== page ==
Photo Credit: Alde Party (CC BY-NC-ND 2.0)

Taoiseach Micheál Martin has insisted that his government is not “anti-religious”, and called all claims to the contrary “deeply offensive.”

“I think it needs to be said very loud and clear,” the Taoiseach said.

“The only motivation of the government is to protect life and to protect people from severe illness. There is no other motivation.

“The Government isn’t anti-religious and not out to suppress religious worship. Any suggestion to the contrary is deeply offensive and wrong and unfair,” adding that religious worship was “a very fundamental right in any democratic society.”

“In ordinary times would not apply such restrictions on people, but a global pandemic is such a context.”

The Taoiseach’s comments come just after a top doctor of law, Professor Oran Doyle from the Covid-19 Law and Human Rights Observatory at Trinity College, revealed that under the government’s new covid-19 lockdown rules, attending Catholic confession, even socially-distanced outdoors, is now a criminal offence, whereas having a casual chat under the same circumstances is not.

“If a priest were to do the sacrament of confession with one parishioner outside, socially-distanced, that would be a criminal offence,” Doyle said this week during an RTÉ radio 1 interview.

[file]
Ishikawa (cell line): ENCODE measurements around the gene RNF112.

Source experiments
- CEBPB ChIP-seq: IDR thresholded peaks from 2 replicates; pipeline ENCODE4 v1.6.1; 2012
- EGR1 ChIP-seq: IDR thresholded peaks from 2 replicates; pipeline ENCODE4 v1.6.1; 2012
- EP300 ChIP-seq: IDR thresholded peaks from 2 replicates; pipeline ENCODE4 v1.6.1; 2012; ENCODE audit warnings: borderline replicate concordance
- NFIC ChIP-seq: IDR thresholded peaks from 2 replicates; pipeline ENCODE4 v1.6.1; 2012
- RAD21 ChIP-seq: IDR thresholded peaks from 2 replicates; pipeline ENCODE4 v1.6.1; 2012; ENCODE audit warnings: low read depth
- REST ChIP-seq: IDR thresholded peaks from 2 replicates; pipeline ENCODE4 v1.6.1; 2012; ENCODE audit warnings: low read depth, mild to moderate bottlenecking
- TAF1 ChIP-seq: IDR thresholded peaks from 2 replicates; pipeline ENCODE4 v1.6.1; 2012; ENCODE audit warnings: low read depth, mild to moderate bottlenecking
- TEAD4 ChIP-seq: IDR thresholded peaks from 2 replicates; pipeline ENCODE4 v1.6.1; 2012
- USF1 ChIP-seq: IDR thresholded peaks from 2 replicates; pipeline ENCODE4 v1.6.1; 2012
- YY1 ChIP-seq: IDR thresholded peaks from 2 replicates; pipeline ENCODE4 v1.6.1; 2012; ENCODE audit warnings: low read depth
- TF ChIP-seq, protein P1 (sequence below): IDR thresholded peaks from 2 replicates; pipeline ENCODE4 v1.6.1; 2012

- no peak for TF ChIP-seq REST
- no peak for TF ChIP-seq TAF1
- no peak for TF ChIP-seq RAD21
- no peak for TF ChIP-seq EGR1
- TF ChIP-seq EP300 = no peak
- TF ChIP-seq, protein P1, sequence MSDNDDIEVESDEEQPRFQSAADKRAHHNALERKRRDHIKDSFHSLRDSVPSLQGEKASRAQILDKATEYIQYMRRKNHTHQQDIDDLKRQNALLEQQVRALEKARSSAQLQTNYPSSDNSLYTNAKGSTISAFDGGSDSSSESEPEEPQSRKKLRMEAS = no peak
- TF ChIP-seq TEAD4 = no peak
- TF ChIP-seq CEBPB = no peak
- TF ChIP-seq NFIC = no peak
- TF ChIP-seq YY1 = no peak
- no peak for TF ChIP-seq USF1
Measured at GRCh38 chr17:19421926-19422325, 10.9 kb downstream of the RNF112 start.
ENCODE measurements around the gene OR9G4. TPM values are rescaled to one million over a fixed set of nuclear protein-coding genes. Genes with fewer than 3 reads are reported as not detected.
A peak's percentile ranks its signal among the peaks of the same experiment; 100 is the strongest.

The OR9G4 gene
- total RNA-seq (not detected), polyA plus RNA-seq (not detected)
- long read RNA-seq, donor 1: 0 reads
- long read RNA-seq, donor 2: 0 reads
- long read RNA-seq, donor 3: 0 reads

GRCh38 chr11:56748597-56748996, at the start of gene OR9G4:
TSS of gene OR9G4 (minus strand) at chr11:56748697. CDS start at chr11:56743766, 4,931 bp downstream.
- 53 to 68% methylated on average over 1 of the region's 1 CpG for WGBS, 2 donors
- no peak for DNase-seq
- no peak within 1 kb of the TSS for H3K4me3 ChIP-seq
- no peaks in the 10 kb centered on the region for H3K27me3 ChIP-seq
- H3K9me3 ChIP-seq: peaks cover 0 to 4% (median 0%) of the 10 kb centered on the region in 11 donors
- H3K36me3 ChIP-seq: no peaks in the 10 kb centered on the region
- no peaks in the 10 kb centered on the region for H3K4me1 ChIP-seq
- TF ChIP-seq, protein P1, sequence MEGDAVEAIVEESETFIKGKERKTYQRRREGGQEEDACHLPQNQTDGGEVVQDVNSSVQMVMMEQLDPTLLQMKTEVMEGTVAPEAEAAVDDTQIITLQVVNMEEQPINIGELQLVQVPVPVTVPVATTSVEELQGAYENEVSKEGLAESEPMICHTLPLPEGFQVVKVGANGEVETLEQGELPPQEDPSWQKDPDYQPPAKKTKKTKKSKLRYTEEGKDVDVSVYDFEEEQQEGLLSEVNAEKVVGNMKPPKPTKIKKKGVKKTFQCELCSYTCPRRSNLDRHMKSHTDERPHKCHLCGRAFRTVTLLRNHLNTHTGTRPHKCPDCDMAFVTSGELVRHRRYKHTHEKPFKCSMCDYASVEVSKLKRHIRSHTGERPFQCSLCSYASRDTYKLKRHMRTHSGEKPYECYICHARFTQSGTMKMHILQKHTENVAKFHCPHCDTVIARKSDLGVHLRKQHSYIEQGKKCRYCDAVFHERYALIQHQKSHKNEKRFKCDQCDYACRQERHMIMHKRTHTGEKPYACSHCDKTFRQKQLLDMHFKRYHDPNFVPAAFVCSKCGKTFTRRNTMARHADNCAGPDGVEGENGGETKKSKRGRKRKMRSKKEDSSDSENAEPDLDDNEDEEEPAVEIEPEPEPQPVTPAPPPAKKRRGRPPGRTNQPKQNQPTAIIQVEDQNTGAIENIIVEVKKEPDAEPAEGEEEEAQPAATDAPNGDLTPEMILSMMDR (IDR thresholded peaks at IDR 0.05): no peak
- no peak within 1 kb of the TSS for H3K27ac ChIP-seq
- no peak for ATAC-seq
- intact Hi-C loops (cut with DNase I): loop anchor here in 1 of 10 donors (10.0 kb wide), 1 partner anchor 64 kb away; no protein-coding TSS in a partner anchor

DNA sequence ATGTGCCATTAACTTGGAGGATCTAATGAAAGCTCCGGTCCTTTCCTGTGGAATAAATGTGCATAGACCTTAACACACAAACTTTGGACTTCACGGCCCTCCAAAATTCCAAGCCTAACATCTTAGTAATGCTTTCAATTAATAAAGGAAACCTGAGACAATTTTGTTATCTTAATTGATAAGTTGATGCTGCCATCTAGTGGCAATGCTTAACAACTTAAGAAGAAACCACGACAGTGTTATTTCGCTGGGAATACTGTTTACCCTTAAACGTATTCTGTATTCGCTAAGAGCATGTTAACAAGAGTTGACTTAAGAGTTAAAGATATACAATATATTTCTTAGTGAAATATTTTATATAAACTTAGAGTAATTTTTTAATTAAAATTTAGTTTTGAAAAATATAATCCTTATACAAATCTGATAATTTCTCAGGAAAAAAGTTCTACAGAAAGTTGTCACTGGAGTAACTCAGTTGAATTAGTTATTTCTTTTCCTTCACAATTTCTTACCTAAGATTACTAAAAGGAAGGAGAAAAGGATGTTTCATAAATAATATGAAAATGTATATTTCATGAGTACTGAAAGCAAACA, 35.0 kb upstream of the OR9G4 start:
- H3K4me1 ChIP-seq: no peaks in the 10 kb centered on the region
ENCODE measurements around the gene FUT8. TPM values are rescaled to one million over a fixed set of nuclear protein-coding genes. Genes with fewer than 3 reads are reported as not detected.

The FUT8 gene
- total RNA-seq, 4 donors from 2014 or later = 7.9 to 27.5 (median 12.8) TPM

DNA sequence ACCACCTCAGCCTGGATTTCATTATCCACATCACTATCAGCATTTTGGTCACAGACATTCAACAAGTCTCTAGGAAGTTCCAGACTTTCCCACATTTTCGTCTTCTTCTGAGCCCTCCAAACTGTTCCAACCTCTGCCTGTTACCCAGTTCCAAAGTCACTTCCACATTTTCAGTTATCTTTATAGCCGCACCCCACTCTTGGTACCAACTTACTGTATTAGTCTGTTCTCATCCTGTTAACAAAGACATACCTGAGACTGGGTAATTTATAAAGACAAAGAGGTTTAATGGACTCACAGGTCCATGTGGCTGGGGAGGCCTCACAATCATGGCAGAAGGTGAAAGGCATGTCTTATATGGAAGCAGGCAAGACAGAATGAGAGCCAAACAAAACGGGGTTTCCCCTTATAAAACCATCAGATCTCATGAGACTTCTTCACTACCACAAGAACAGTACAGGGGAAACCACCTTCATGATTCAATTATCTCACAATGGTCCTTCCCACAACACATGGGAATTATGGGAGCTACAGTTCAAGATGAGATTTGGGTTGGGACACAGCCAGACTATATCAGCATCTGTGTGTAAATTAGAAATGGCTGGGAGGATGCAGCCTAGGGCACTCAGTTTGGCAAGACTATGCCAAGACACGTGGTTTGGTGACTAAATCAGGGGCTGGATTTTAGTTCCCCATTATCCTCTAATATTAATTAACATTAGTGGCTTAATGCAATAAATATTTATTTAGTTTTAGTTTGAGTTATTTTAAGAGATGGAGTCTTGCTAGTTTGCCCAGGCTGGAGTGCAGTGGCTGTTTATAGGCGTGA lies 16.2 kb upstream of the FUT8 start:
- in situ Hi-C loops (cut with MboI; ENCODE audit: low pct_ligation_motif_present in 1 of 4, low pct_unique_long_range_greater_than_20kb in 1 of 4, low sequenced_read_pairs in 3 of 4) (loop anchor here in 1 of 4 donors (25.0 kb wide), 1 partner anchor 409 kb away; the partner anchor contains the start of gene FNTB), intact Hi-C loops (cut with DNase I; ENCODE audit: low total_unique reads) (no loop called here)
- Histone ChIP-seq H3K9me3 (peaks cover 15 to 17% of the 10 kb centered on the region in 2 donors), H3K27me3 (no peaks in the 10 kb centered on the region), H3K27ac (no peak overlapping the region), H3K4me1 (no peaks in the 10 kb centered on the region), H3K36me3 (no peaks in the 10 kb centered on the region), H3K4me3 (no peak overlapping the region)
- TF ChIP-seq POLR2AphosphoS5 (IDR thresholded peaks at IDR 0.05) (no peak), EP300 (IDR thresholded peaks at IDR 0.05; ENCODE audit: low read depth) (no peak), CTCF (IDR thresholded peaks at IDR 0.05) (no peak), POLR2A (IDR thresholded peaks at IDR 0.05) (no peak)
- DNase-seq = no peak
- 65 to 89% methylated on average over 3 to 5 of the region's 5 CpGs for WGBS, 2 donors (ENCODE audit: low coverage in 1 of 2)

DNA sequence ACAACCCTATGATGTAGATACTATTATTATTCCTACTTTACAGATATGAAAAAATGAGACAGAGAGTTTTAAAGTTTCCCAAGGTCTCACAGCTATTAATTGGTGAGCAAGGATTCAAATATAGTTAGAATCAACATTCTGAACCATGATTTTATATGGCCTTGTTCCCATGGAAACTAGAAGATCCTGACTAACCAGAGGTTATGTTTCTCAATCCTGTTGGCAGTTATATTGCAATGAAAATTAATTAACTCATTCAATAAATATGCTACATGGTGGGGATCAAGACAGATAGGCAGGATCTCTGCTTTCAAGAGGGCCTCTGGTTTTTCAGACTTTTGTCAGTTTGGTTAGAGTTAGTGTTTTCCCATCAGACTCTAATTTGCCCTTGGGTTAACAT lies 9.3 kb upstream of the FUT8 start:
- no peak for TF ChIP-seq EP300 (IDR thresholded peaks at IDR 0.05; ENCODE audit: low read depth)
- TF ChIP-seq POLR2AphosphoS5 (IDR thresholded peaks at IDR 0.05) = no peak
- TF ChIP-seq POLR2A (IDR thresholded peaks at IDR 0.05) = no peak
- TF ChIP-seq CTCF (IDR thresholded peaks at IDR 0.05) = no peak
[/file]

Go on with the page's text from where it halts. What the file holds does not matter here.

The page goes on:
“But if the priest were to meet the parishioner for a chat, that wouldn’t be a criminal offence, because that’s dealt with under the other regulations.”

Not long before that, new regulations were passed where the State clarified that either celebrating or attending any religious service is a criminal offence.

To date there have been numerous instances where individuals of different denominations have found themselves targeted by these laws, including a Catholic priest and two non-denominational pastors.

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All of this is despite the fact that churches – which are among the largest buildings in any community – are some of the safest places as regards lack of covid-19 transmission, according to the HSE’s own figures.

According to the HSPC, there have been more than twice as many outbreaks at retail shops as there have been in Irish churches, yet retail remains open and churches remain closed.